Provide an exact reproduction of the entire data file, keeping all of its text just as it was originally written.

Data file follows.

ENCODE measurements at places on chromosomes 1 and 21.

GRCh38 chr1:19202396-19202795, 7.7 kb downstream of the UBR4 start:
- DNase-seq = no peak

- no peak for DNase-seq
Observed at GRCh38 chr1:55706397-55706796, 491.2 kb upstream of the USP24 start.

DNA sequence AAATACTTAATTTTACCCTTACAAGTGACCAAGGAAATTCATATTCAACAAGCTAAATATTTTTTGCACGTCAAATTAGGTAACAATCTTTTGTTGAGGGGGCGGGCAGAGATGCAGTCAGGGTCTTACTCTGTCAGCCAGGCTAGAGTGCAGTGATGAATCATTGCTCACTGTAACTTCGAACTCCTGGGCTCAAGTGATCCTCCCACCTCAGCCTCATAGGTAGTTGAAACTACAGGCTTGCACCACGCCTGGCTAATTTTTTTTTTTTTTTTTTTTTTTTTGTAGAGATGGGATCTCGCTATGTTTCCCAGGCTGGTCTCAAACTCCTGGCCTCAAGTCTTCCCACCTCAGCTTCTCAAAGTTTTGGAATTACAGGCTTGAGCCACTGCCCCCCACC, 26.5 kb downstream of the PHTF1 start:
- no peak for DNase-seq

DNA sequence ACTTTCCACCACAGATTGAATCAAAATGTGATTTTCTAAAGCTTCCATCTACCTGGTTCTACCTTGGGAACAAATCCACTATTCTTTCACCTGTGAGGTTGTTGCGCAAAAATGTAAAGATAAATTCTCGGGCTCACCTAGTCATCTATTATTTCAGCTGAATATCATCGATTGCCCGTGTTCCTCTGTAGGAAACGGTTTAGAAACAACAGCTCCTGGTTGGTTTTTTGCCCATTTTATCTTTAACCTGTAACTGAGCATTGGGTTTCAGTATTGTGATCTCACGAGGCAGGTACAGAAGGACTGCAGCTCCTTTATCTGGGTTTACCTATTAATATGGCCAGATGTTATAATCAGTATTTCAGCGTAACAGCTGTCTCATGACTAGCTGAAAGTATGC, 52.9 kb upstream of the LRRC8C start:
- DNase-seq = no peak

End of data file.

ENCODE measurements at places on chromosomes 1 and 21.

GRCh38 chr1:19202396-19202795, 7.7 kb downstream of the UBR4 start:
- DNase-seq = no peak

- no peak for DNase-seq
Observed at GRCh38 chr1:55706397-55706796, 491.2 kb upstream of the USP24 start.

DNA sequence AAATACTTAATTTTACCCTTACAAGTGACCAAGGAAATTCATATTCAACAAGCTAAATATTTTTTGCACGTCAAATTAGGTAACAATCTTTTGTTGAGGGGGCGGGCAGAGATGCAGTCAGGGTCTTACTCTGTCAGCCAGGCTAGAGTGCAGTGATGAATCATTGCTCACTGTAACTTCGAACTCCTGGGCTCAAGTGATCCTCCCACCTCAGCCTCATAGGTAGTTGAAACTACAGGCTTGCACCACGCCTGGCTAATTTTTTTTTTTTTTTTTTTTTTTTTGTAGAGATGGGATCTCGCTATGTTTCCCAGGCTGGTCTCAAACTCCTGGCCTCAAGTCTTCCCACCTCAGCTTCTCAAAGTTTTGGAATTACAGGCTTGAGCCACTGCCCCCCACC, 26.5 kb downstream of the PHTF1 start:
- no peak for DNase-seq

DNA sequence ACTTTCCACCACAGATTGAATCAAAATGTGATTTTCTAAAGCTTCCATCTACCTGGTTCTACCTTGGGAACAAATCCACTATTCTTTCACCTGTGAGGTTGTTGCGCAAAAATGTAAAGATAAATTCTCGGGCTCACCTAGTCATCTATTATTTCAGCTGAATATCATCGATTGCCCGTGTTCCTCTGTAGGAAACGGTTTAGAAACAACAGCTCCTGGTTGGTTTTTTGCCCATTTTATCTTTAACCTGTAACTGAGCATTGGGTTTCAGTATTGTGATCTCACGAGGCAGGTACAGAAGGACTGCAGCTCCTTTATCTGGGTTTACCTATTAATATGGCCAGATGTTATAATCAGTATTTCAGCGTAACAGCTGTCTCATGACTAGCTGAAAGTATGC, 52.9 kb upstream of the LRRC8C start:
- DNase-seq = no peak